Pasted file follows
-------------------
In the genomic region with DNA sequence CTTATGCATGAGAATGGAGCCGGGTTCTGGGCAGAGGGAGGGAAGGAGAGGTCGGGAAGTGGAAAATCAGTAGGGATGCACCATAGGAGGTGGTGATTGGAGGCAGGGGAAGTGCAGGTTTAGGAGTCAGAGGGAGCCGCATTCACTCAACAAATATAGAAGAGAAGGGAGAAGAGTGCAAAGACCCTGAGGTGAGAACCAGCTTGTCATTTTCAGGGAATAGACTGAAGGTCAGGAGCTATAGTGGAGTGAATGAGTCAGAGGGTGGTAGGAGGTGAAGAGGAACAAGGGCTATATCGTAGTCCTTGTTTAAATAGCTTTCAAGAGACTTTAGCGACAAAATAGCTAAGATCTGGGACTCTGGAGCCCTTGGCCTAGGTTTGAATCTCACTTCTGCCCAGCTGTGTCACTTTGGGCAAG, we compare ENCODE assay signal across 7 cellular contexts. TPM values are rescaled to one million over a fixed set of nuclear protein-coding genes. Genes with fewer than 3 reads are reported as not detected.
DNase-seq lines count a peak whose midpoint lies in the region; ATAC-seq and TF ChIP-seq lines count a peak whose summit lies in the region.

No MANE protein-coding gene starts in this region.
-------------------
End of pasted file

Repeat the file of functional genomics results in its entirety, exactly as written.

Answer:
In the genomic region with DNA sequence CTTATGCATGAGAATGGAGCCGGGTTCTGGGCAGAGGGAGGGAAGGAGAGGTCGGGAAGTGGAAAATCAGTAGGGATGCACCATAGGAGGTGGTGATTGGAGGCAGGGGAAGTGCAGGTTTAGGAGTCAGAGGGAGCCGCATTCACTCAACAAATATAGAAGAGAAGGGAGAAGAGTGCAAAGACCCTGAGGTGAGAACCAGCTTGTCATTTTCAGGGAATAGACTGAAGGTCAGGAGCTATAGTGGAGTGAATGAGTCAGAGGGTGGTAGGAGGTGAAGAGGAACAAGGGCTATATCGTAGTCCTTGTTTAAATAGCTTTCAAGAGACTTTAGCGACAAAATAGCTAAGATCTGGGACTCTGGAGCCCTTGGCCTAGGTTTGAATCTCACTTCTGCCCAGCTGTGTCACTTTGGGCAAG, we compare ENCODE assay signal across 7 cellular contexts. TPM values are rescaled to one million over a fixed set of nuclear protein-coding genes. Genes with fewer than 3 reads are reported as not detected.
DNase-seq lines count a peak whose midpoint lies in the region; ATAC-seq and TF ChIP-seq lines count a peak whose summit lies in the region.

No MANE protein-coding gene starts in this region.